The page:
So the theme of this posting is flowers–the wild ones and the cultivated ones.  This, I hope, will be a good antidote to last posting’s sad news.  Although, to be perfectly honest, Suzie–just this week has killed a rat and three fledgling wrens.  What a mighty hunter she has become.

Many other celebrations took place this month including–our anniversary!  And the Queen’s birthday which I celebrated with good friends Lunnette, Peggy Sue, and Vivien.  Here’s a photo courtesy of Vivien:

queens birthday

8:30 PM and it’s still light out.  That’s good because there’s lots to do to get ready for the merry month of May and the arrival of visitor season.  Thornbush is decked out in its finest.

Face of a Killer

Face of a Killer

Sometime the news isn’t so great here at Thornbush and we can’t shy away from it. This isn’t a Facebook Posting where only the good news gets shared. This is a report that chronicles events come what may. And this month, besides all the nice evidence of Spring and the birthday celebrations I have to swallow my pride and admit—that my poodle killed seven of our chickens. Whew.

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You would think that after eight years of being around them, of being trained to stand guard and never chase them, that she would know in her heart what was right and good. But this month for some reason she decided she loved feathers. Loved them so much that she went after them whenever possible and gradually gathered her courage until one night, when both Roger and I had gone to a neighbor’s to celebrate the Equinox, she struck.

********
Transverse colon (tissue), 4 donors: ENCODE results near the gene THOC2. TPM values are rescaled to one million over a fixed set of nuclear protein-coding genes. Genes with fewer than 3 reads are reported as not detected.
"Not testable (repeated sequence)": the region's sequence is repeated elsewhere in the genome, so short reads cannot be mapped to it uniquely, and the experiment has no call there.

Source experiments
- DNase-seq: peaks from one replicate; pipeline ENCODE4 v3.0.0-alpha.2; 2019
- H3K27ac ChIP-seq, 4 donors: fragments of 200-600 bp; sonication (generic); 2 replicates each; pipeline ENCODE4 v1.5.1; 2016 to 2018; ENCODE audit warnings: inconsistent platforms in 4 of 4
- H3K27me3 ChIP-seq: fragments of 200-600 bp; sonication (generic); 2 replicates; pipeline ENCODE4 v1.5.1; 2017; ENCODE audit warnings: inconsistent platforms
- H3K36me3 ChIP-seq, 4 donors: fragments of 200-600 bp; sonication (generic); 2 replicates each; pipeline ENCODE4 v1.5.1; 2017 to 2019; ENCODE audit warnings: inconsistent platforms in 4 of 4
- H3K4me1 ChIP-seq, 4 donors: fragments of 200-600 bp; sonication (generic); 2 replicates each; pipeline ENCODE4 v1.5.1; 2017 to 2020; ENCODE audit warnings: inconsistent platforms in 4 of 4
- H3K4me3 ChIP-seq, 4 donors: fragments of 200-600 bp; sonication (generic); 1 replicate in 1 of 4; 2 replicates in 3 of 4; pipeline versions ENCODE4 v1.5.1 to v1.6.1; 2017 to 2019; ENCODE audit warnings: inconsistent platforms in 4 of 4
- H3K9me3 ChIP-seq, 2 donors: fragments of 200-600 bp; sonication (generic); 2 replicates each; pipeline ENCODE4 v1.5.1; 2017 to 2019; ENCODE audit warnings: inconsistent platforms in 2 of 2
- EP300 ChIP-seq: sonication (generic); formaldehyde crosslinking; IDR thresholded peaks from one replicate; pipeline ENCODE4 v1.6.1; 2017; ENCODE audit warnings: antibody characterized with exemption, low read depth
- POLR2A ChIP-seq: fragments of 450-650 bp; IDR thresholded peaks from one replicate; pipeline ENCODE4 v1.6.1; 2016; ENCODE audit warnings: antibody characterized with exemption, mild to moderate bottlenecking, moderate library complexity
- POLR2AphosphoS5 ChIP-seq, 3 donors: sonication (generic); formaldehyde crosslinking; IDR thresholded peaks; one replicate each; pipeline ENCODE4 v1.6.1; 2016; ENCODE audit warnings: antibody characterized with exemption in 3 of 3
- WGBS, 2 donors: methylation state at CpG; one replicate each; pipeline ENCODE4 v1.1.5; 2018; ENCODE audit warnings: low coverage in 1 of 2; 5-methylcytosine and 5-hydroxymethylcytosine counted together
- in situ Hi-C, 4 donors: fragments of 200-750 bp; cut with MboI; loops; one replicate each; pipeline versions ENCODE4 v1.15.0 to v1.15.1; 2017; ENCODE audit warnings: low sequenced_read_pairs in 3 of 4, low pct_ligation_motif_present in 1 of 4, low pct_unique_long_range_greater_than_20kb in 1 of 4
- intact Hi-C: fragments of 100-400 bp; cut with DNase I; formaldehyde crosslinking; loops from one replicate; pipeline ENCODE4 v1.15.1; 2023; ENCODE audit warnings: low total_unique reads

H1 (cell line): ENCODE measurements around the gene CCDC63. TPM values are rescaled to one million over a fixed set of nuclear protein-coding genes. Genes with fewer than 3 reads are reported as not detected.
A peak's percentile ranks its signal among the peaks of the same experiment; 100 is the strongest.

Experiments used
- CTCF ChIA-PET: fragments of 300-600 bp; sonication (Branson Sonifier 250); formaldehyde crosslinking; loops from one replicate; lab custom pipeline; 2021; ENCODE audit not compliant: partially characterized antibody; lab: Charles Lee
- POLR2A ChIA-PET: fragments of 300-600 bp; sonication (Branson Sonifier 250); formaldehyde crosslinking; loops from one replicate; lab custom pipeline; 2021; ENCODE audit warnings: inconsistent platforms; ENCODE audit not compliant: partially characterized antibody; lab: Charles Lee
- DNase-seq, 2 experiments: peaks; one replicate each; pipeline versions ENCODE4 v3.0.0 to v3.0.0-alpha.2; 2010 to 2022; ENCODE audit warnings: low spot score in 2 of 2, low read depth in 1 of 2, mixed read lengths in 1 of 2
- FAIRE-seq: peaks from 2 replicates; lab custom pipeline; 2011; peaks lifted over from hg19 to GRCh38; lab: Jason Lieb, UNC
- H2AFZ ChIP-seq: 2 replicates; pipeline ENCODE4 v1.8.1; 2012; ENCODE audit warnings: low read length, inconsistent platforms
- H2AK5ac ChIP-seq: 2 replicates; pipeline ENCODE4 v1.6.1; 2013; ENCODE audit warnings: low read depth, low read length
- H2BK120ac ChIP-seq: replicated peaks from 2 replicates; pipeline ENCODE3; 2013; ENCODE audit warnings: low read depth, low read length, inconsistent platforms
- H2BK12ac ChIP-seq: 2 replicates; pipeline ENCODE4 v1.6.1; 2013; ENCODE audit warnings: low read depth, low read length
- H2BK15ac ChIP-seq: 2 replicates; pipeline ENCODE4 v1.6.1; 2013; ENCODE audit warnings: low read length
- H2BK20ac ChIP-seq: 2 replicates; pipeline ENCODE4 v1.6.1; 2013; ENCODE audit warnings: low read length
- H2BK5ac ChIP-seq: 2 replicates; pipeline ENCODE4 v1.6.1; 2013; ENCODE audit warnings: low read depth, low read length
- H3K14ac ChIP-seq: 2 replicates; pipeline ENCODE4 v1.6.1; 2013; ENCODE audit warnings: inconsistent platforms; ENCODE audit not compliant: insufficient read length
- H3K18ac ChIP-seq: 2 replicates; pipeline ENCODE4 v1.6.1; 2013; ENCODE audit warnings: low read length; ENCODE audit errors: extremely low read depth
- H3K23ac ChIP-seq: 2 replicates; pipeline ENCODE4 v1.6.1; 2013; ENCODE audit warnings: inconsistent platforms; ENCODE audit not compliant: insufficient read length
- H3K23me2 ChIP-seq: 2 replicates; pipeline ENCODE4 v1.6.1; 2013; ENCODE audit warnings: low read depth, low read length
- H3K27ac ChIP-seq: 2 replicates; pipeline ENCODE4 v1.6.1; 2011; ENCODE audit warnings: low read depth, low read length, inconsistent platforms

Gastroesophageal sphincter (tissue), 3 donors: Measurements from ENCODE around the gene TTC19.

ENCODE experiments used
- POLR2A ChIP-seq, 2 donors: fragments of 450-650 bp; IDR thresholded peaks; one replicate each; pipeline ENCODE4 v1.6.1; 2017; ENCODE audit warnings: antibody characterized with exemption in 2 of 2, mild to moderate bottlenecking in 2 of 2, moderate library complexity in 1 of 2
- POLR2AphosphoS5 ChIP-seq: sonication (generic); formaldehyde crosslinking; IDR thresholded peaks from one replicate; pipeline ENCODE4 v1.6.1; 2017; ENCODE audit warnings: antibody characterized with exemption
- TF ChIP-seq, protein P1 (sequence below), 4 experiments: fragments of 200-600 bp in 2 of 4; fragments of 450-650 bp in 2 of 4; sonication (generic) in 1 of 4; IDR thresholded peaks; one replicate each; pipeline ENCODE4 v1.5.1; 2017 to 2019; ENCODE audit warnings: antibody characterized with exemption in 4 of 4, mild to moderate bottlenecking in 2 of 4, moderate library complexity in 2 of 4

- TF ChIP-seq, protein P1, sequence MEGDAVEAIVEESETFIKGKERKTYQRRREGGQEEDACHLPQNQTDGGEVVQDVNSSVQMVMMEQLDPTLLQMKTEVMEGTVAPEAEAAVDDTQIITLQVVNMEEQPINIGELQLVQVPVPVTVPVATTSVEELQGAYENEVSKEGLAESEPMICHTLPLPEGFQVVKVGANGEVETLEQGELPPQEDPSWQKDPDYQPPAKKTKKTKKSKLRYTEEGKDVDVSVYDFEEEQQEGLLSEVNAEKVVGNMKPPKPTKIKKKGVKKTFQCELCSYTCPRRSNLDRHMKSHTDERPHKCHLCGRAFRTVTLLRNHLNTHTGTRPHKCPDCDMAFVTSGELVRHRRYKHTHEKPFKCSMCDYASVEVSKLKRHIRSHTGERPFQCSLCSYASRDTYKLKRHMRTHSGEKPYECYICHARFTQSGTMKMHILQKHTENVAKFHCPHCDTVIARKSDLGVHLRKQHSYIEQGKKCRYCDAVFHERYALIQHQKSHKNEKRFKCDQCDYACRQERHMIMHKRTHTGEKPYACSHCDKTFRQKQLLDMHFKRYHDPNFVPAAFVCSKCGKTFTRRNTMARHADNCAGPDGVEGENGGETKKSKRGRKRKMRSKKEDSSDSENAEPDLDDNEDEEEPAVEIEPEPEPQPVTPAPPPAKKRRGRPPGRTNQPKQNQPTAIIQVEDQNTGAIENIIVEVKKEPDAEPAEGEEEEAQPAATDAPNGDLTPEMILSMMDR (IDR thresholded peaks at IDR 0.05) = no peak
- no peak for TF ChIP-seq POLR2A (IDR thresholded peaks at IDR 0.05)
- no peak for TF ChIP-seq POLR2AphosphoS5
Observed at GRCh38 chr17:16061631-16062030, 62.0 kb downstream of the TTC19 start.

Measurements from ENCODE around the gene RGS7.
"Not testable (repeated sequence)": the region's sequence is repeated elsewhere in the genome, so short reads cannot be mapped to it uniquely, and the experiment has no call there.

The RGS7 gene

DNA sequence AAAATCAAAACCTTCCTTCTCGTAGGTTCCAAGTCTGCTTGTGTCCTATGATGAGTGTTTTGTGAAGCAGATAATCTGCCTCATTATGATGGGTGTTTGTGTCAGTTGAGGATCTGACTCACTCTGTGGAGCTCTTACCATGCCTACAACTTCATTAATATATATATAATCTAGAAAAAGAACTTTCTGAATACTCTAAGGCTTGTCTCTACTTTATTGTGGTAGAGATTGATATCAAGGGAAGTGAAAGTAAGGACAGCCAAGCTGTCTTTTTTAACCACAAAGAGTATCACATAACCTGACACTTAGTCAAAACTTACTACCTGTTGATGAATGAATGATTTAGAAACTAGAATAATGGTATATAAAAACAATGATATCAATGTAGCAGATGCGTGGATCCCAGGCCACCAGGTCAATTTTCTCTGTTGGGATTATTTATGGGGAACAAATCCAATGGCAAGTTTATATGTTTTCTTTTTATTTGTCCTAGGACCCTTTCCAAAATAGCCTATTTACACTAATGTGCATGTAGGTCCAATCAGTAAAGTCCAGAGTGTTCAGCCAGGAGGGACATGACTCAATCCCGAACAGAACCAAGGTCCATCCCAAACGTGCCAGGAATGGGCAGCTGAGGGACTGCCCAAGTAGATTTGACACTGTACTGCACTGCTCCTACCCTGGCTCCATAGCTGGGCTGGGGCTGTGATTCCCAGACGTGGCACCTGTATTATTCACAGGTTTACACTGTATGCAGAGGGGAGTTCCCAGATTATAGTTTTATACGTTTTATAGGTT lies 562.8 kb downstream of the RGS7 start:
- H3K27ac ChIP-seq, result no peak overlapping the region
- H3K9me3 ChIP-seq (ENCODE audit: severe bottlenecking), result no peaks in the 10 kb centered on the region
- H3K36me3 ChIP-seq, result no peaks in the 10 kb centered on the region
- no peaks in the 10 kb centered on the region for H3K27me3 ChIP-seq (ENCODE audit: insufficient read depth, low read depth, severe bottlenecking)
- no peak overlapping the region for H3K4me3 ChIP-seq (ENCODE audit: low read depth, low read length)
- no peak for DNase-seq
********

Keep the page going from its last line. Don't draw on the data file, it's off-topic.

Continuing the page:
Oh, the carnage! We had to look for her in the chicken yard with only a flashlight, stumbling on carcass after carcass, feathers scattered from here to tomorrow, until we found her working over her last victim. She was wild. It took us all a couple days to settle back down. Me, to clean up all the feathers, Roger, to burn what was left of the cadavers and rig up the electric fencing again for the upper chicken yard, the surviving chickens to face the world again, and for Suzie to throw up all the feathers she ate and reflect on what she had done.

We brought the last four from the garden up to the “compost yard chickens” and they have melded in quite well. Suzie has left them alone after just one jolt of “tough love”. We are now down to fifteen.



And now for some good news. We had a very nice visit with “the kids” to celebrate Corbin’s Fourth, Iliana and Lenora’s Tenth, and Ethel’s somethinth birthdays. We took them to the Childrens Museum in Everett. A highlight was seeing Audrey drive a bus–she seemed a natural.